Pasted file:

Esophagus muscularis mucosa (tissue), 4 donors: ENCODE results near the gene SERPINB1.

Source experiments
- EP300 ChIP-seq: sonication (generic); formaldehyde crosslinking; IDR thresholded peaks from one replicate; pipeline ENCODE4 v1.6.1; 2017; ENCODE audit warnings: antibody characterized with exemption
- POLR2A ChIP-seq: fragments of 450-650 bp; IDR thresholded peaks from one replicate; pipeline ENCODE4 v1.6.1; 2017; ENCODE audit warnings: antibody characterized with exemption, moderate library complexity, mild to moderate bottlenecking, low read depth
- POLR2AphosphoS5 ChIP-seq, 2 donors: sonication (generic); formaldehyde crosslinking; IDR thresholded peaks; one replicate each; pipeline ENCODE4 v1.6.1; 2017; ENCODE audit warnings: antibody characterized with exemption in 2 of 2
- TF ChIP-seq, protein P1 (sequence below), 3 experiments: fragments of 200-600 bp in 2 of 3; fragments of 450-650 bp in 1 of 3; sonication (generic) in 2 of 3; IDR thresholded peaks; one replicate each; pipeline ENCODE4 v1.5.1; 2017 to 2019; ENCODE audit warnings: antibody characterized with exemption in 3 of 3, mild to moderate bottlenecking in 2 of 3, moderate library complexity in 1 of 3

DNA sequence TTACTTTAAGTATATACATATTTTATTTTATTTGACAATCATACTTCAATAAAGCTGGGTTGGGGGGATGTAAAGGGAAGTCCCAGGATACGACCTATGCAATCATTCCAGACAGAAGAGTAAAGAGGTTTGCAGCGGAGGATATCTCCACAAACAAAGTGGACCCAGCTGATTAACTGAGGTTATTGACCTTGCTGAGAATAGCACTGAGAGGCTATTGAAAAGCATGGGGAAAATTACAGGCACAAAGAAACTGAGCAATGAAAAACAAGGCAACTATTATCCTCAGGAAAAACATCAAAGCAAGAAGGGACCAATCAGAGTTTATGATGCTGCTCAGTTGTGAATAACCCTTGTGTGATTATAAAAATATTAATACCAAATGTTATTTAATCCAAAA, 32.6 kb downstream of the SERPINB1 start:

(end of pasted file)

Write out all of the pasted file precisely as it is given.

Esophagus muscularis mucosa (tissue), 4 donors: ENCODE results near the gene SERPINB1.

Source experiments
- EP300 ChIP-seq: sonication (generic); formaldehyde crosslinking; IDR thresholded peaks from one replicate; pipeline ENCODE4 v1.6.1; 2017; ENCODE audit warnings: antibody characterized with exemption
- POLR2A ChIP-seq: fragments of 450-650 bp; IDR thresholded peaks from one replicate; pipeline ENCODE4 v1.6.1; 2017; ENCODE audit warnings: antibody characterized with exemption, moderate library complexity, mild to moderate bottlenecking, low read depth
- POLR2AphosphoS5 ChIP-seq, 2 donors: sonication (generic); formaldehyde crosslinking; IDR thresholded peaks; one replicate each; pipeline ENCODE4 v1.6.1; 2017; ENCODE audit warnings: antibody characterized with exemption in 2 of 2
- TF ChIP-seq, protein P1 (sequence below), 3 experiments: fragments of 200-600 bp in 2 of 3; fragments of 450-650 bp in 1 of 3; sonication (generic) in 2 of 3; IDR thresholded peaks; one replicate each; pipeline ENCODE4 v1.5.1; 2017 to 2019; ENCODE audit warnings: antibody characterized with exemption in 3 of 3, mild to moderate bottlenecking in 2 of 3, moderate library complexity in 1 of 3

DNA sequence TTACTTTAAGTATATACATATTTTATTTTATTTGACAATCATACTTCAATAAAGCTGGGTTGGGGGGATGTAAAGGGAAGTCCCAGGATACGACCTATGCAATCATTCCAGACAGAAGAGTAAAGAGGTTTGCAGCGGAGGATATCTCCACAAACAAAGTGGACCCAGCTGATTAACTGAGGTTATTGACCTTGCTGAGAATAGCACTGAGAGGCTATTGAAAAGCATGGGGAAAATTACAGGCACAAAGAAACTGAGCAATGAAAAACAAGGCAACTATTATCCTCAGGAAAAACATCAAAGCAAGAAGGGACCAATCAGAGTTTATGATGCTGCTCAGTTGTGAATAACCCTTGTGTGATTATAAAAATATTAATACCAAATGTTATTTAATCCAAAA, 32.6 kb downstream of the SERPINB1 start: